Women’s Day, part of Women’s Month, is a national holiday here in South Africa. We decided to take a moment this year to reflect on what Women’s Day means to us and where we are seeing meaningful change in our community.
For those internationals who might have stumbled across this post, National Women’s Day in South Africa commemorates the march of approximately 20,000 women to the Union Buildings in Pretoria on August 9 in 1956. Those 20,000 souls of different race and colour were petitioning against the country’s “pass laws” that required “black” South Africans to carry an internal passport, known as a pass, that served to manage migrant labour, maintain population segregation, and control urbanization during the apartheid era. The first Women’s Day was celebrated in 1994.
Given the recent #thetotalshutdown activities of women marching against gender-based violence however – due to the huge rates of violence against women and girls in South Africa – there is clearly a lot more work to do before our society is fully fair, equal, and safe for all and the women of South Africa are once again showing they will not tolerate things as they are now.
Everyone has taken something a little different out of reflecting on Women’s Day, but a central theme in all of our thoughts is that while we’ve made great strides towards equality and are thankful to those who have sacrificed so much in the past, there’s so much more to do!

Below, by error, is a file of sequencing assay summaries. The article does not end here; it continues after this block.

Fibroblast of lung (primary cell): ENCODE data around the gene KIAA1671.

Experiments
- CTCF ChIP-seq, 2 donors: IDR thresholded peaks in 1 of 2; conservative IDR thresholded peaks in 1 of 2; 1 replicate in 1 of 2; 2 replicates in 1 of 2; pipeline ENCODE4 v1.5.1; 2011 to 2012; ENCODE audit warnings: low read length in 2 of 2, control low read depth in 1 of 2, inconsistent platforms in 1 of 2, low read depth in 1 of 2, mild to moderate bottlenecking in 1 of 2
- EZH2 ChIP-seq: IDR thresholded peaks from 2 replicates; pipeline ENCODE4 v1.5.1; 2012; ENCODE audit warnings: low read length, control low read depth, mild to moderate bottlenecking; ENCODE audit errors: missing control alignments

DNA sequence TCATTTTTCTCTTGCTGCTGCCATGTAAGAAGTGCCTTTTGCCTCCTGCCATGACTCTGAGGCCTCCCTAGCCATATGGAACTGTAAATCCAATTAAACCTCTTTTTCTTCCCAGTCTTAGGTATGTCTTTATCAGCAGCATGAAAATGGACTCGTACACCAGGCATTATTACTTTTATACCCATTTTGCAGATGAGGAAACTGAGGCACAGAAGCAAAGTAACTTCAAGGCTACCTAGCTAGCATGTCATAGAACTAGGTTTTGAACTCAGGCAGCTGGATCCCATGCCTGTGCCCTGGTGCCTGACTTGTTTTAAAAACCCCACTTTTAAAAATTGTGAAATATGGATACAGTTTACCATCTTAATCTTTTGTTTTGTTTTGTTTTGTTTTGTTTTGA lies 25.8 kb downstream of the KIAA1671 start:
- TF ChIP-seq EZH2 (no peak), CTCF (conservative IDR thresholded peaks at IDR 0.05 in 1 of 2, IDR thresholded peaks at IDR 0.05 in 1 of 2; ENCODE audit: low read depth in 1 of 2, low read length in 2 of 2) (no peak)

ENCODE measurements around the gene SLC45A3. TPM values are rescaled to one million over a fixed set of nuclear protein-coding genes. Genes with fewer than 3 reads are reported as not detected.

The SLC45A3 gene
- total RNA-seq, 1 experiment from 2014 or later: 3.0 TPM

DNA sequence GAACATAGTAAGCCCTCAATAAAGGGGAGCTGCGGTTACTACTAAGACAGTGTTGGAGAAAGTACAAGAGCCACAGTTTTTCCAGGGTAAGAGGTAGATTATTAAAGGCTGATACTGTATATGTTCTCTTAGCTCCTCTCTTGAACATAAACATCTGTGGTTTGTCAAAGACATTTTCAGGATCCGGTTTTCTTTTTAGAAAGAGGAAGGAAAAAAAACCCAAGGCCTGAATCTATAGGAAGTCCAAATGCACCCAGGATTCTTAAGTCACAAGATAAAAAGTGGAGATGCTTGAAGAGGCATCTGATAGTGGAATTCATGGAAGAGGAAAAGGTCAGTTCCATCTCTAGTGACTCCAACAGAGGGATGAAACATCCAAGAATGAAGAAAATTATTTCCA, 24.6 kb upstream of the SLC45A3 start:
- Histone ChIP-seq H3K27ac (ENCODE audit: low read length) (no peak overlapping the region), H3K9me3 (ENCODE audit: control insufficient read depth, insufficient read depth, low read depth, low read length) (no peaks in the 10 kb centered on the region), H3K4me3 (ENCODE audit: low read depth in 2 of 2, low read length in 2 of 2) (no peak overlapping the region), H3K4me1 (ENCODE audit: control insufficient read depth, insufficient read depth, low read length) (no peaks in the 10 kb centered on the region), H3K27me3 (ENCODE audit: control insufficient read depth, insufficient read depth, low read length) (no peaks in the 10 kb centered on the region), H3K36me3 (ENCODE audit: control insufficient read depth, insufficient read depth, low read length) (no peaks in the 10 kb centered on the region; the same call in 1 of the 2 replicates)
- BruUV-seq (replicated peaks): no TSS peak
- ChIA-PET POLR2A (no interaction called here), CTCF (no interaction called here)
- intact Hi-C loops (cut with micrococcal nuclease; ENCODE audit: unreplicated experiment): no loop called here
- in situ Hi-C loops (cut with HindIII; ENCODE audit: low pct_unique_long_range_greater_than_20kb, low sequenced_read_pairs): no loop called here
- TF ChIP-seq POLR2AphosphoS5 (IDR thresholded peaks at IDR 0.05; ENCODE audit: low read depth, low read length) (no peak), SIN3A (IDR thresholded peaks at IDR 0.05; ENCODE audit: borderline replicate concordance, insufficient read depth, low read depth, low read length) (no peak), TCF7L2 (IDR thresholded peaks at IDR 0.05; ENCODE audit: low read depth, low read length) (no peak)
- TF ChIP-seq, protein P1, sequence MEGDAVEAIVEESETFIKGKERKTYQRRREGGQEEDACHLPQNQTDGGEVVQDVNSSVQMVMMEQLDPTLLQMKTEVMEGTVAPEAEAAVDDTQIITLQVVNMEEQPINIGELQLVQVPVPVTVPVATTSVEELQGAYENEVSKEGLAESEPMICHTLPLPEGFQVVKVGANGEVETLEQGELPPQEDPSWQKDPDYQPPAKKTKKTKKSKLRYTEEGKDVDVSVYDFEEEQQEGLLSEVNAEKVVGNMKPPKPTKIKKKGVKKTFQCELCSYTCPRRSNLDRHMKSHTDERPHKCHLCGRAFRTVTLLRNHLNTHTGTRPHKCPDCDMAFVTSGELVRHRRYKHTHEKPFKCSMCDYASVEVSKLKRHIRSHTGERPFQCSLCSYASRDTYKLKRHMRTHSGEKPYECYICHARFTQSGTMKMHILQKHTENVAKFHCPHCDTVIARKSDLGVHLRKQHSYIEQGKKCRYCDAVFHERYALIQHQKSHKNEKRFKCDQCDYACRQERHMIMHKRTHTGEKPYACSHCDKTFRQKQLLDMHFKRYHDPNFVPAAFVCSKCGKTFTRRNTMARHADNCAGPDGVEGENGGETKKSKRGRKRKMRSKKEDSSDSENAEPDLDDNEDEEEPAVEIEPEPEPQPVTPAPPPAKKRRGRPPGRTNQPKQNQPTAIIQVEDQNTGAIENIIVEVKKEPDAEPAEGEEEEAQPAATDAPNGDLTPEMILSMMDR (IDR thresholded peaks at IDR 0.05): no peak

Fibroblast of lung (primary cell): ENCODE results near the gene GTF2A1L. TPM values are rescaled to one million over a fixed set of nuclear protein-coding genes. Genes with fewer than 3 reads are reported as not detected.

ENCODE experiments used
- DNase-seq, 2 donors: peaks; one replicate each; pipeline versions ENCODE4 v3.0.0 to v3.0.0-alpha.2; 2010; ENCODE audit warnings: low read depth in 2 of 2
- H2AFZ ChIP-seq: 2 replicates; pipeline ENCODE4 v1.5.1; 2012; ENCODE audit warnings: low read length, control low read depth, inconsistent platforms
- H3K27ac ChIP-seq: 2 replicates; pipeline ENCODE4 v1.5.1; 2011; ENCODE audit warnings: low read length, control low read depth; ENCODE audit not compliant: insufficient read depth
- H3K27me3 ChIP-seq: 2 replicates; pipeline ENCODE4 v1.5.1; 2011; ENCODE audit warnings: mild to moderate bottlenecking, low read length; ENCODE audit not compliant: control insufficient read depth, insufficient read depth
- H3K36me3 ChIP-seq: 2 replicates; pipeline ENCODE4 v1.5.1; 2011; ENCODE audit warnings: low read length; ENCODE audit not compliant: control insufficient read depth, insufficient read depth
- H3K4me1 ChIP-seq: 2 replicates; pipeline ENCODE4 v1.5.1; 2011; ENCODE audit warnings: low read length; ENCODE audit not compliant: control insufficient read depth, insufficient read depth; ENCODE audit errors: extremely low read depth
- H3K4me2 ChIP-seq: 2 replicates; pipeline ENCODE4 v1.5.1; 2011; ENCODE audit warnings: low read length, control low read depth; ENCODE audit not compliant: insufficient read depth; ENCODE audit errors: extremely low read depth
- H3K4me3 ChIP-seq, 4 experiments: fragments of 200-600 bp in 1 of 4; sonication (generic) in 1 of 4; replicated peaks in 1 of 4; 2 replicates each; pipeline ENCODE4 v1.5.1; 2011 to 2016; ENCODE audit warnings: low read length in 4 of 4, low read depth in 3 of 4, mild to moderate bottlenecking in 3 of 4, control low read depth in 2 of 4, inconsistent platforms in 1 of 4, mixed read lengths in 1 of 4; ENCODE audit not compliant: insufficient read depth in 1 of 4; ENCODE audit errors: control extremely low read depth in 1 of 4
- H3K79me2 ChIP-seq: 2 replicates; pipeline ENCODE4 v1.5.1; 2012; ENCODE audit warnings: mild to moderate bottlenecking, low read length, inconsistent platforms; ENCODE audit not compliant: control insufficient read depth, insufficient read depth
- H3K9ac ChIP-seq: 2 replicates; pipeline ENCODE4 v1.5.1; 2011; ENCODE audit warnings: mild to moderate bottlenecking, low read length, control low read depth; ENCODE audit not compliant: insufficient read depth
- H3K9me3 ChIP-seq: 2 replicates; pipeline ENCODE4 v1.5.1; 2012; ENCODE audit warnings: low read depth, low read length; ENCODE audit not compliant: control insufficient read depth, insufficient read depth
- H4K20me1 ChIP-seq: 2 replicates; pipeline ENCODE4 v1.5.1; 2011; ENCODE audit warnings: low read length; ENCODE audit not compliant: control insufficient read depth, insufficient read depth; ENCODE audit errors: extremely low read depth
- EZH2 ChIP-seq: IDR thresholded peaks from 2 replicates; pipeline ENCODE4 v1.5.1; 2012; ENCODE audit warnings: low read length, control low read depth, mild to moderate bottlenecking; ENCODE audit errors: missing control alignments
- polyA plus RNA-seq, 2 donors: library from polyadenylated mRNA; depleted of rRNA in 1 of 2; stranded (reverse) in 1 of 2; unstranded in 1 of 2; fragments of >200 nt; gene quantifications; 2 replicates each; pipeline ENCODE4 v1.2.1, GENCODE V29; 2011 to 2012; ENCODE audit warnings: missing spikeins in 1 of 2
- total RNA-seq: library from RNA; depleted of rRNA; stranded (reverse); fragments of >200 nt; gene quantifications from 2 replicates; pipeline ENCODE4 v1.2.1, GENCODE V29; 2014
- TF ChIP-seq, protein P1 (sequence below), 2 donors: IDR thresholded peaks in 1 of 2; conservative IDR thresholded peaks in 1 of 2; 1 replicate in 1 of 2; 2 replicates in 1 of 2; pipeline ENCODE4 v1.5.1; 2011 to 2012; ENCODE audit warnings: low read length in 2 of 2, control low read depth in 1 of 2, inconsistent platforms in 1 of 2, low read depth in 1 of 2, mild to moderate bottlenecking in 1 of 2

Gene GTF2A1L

Here’s what a few of our team members said when asked “what does ‘Women’s Day’ mean to you?”
Granny Mananya, Hub Mom
“The way we involve ourselves in our neighborhood, school and other activities, affirming a sense of community in an increasingly insular society. (I’m) proud of what we’ve achieved. I believe the achievement of those who went before us have inspired us to unlock our own strength and motivated us to make a difference in our family, community, and country.”
Lizette Watts, Community Catalyst
“Taking the time to reflect and celebrate the trailblazing females of the past and present but also to remain steadfast in taking up the challenges that still face us daily in our fight for gender equality and women’s rights.”
Iviwe Rwayi, Operations Coordinator
“It’s a day to stop and reflect on all the sacrifices the women of 1956 made in order for us to be free and partake in the political and economic activities in our country.”
Lana Lovasic, Co-founder
“It’s about supporting the amazing women I know and taking that extra time to check in. It is also about finding ways we can better support female-led networks, businesses and other initiatives. It’s also interesting that methods, such as Design Thinking, which really rely on collaboration and empathy (which women are socialised to excel at!) are gaining such recognition. This shows me women are getting stronger in management spaces.”